A court trial investigating an Israeli network of nine alleged spies – three Egyptians and six Israelis - began on Wednesday in north Sinai, but was postponed until March for security reasons.
The file is known as the “Ovadia” case, named after the person leading the spy network, Danny Ovadia, reported the Egyptian newspaper Al-Youm al-Sabaa.
Six of the suspects are Israeli citizens, two of which are Israeli Arabs and the other four are suspected military intelligence officers, the report alleged.
Some of the suspects, including the Israelis, are being tried in absentia.
The Egyptian newspaper published details of an Egyptian intelligence report on the spy network that will be used as evidence in the trial.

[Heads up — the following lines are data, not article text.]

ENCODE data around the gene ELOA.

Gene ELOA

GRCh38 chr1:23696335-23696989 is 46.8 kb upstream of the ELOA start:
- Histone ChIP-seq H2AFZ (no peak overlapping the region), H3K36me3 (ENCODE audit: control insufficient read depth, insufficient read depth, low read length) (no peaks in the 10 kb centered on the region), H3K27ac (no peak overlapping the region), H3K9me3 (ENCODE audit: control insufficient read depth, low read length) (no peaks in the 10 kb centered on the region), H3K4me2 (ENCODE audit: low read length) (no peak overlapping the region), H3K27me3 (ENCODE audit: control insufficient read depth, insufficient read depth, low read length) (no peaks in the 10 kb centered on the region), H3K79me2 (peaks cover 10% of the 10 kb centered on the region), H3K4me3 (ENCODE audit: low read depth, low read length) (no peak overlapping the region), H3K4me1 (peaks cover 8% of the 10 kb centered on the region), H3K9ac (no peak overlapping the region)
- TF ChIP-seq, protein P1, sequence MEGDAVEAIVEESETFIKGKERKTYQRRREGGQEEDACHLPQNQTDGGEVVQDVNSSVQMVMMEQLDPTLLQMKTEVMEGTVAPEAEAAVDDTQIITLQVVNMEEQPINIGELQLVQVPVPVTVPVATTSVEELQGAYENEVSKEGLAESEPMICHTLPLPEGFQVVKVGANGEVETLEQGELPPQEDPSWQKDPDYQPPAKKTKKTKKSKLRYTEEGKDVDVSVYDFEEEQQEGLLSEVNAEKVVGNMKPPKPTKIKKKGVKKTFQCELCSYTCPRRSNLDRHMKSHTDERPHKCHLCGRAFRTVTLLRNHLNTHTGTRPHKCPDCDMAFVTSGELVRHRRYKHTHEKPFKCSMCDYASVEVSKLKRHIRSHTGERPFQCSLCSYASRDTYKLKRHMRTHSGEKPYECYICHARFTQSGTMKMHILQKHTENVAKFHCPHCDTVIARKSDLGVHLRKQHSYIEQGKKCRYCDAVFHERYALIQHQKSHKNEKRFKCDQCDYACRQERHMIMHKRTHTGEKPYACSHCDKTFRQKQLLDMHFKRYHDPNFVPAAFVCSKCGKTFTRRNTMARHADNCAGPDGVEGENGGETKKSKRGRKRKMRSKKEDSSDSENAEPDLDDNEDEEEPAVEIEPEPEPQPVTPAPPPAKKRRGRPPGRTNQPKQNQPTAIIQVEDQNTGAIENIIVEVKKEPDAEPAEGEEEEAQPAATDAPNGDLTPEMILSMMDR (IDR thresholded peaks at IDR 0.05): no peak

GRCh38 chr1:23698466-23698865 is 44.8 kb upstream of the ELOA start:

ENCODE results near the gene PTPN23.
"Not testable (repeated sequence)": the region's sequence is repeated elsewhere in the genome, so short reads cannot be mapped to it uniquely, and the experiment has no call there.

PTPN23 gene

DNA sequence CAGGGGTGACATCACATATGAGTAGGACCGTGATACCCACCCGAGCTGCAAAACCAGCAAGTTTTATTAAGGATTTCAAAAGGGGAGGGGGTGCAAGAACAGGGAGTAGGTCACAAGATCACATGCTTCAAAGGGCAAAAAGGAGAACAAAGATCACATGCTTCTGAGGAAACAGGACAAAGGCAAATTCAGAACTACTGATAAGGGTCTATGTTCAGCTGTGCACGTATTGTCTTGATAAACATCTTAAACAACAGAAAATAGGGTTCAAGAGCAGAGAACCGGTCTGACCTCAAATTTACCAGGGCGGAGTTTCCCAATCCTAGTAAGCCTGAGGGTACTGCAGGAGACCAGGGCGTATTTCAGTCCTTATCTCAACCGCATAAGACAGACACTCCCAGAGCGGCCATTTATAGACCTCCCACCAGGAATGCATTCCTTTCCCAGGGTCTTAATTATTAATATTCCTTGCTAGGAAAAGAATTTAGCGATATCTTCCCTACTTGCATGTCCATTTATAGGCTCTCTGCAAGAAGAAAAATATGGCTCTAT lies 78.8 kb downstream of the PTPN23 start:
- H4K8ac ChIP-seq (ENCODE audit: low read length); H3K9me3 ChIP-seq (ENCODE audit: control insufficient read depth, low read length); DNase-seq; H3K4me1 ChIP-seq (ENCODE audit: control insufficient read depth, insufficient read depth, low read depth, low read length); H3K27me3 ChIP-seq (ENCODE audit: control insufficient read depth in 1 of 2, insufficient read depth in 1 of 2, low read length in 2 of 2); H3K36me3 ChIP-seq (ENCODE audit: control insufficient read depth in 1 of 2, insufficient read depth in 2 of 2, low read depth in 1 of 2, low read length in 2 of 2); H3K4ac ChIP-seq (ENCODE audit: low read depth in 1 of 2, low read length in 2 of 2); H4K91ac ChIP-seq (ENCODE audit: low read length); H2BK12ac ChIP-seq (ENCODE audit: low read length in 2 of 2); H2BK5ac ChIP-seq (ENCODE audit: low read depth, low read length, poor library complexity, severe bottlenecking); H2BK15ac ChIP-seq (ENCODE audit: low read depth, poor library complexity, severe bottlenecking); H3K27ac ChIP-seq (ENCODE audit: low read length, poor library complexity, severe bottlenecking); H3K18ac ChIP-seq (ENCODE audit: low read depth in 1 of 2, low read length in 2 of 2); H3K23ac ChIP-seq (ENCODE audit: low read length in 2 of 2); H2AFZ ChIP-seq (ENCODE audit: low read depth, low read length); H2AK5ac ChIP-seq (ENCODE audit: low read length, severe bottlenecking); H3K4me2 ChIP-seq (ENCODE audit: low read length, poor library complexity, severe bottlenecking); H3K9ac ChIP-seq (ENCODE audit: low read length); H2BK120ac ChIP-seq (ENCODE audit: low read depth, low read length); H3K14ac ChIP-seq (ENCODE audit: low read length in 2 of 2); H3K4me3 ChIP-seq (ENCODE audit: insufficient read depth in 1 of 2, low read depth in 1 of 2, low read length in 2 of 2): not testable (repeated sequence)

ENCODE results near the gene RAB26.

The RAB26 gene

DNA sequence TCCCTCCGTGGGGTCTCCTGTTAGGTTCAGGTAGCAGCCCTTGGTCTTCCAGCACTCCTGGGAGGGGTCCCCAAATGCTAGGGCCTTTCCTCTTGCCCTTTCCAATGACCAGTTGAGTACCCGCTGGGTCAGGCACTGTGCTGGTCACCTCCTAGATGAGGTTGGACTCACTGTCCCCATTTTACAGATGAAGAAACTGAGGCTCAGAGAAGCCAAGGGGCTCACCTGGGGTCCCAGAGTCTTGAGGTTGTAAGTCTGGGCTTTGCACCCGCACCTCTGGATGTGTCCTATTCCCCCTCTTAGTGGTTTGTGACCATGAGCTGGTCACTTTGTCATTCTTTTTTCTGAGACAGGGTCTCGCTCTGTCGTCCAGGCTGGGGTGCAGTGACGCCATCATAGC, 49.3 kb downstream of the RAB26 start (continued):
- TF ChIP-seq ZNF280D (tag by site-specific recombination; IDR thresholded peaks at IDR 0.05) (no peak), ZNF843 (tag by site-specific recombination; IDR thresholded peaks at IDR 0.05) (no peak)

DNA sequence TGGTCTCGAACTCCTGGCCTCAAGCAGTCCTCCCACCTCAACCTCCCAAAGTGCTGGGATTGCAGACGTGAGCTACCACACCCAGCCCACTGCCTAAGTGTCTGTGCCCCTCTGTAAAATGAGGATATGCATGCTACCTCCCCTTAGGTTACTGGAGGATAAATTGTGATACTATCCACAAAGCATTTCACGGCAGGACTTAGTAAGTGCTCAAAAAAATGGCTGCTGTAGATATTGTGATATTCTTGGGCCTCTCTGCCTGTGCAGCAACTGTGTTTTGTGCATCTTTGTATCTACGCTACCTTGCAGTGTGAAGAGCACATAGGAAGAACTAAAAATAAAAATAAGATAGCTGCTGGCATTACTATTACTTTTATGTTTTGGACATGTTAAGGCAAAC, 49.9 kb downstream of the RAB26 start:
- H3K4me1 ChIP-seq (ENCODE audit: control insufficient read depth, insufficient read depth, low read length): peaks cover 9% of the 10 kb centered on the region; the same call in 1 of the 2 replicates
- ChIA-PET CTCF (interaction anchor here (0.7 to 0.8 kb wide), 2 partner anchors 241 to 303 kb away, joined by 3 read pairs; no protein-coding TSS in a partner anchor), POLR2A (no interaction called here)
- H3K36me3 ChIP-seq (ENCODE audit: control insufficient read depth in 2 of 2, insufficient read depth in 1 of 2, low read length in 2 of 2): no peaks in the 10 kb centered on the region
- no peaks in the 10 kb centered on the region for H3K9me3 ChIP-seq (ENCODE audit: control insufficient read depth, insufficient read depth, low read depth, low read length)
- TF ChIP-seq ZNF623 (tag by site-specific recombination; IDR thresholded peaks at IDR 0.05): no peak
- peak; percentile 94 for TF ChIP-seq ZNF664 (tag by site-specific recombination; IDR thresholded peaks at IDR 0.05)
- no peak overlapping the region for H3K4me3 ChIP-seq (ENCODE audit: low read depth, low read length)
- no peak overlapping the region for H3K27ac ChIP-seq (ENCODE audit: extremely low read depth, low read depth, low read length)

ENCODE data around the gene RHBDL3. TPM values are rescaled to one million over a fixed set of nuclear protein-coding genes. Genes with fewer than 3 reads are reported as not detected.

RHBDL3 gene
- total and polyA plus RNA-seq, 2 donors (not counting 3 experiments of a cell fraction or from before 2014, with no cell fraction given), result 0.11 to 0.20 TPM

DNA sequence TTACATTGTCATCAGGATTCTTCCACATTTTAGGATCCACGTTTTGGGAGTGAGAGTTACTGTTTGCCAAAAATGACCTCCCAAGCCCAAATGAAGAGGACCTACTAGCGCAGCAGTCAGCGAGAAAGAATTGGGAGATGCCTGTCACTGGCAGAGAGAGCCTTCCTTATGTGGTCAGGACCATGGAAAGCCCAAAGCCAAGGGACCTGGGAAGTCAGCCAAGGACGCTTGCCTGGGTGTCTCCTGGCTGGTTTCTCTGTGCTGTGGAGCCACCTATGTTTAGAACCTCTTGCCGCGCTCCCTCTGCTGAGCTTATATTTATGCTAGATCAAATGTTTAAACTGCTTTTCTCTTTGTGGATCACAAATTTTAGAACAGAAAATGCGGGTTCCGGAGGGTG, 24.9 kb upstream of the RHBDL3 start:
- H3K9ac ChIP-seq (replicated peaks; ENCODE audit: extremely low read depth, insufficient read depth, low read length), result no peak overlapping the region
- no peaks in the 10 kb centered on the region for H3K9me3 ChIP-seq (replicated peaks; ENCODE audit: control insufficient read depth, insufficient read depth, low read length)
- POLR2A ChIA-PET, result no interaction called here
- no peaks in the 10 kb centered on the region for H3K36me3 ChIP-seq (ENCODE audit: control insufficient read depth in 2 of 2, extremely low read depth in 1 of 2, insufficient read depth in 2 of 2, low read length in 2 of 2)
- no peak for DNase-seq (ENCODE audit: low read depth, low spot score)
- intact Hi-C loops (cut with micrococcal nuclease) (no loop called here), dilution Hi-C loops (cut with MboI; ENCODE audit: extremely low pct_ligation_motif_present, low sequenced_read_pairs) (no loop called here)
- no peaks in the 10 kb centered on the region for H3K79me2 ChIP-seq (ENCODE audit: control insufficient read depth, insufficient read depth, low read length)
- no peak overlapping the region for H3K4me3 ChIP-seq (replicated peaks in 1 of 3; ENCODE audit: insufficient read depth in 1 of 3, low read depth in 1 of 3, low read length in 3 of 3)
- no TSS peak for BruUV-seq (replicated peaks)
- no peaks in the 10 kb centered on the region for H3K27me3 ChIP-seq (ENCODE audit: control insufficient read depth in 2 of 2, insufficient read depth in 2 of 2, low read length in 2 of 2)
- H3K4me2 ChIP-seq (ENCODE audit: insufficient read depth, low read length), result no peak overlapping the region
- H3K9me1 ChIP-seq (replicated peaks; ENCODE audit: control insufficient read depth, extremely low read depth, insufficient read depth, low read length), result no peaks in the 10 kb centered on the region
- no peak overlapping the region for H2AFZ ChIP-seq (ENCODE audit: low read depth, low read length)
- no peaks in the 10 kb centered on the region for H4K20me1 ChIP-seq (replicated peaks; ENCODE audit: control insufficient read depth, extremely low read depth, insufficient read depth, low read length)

According to the report, four Israeli military intelligence officers recruited the main suspect, Ibrahim, through his father-in-law, Abdullah Salim who fled to Israel.
Ibrahim reportedly began spying for Israel in October 2009, sending information to Israeli intelligence officer Danny Ovadia, who was known as “Abu Akram”. He sent information related to the security situation and living conditions of the Beduin in Rafah and their smuggling of weapons in the border region.
The intelligence report also claimed that Israel used 36 stations to recruit young spies, who would send Israel information about the positioning of Egyptian forces and the chaotic situation in Sinai.
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